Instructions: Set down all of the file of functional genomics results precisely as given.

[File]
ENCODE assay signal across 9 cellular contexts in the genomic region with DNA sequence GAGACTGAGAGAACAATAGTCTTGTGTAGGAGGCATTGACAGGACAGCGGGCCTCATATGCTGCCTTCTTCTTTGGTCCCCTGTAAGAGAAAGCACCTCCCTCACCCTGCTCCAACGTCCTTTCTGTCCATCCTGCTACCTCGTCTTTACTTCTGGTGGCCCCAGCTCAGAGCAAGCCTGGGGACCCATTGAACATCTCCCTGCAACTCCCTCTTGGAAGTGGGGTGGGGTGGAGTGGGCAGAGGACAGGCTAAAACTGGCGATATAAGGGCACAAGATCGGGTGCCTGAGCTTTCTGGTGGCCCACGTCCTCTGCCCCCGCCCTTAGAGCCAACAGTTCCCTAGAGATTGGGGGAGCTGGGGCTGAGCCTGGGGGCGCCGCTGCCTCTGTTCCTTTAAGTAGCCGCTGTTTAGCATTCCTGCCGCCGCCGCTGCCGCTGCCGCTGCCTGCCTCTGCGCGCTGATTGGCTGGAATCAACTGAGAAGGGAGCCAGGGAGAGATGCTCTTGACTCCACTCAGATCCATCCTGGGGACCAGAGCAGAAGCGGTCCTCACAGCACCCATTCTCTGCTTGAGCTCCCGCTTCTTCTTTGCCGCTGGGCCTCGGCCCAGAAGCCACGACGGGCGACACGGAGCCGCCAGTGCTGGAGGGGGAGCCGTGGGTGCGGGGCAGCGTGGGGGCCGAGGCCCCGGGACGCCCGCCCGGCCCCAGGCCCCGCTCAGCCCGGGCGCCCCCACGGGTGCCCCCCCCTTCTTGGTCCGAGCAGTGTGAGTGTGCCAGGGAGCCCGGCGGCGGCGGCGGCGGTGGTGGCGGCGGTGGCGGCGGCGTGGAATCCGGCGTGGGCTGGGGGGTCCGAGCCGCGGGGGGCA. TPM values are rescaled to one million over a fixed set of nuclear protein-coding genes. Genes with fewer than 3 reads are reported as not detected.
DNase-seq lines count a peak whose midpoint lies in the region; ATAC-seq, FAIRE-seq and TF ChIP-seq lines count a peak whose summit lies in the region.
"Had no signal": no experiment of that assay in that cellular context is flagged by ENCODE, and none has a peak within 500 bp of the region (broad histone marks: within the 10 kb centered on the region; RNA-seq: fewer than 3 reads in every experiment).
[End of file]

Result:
ENCODE assay signal across 9 cellular contexts in the genomic region with DNA sequence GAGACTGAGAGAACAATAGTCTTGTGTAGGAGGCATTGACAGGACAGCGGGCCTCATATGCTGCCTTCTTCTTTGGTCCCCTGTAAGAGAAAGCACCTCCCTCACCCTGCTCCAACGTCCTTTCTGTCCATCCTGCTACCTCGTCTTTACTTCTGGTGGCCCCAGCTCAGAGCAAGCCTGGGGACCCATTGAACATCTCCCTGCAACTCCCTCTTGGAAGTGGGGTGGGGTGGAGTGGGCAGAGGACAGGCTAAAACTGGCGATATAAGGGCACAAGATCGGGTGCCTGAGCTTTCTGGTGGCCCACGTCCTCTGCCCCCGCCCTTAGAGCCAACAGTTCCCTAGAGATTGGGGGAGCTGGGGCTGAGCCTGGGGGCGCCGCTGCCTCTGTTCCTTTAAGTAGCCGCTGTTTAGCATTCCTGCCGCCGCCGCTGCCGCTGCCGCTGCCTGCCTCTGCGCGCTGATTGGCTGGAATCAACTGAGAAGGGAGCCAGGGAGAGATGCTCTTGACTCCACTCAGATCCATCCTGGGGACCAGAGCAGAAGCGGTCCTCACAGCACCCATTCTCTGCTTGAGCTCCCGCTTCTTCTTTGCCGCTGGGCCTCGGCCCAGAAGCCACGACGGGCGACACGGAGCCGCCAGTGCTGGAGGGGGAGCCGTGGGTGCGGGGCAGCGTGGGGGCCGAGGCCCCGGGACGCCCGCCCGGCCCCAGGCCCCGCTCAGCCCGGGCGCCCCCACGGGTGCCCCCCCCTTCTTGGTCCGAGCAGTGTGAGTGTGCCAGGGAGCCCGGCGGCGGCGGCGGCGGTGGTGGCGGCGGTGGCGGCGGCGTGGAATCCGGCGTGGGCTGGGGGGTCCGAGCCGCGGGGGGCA. TPM values are rescaled to one million over a fixed set of nuclear protein-coding genes. Genes with fewer than 3 reads are reported as not detected.
DNase-seq lines count a peak whose midpoint lies in the region; ATAC-seq, FAIRE-seq and TF ChIP-seq lines count a peak whose summit lies in the region.
"Had no signal": no experiment of that assay in that cellular context is flagged by ENCODE, and none has a peak within 500 bp of the region (broad histone marks: within the 10 kb centered on the region; RNA-seq: fewer than 3 reads in every experiment).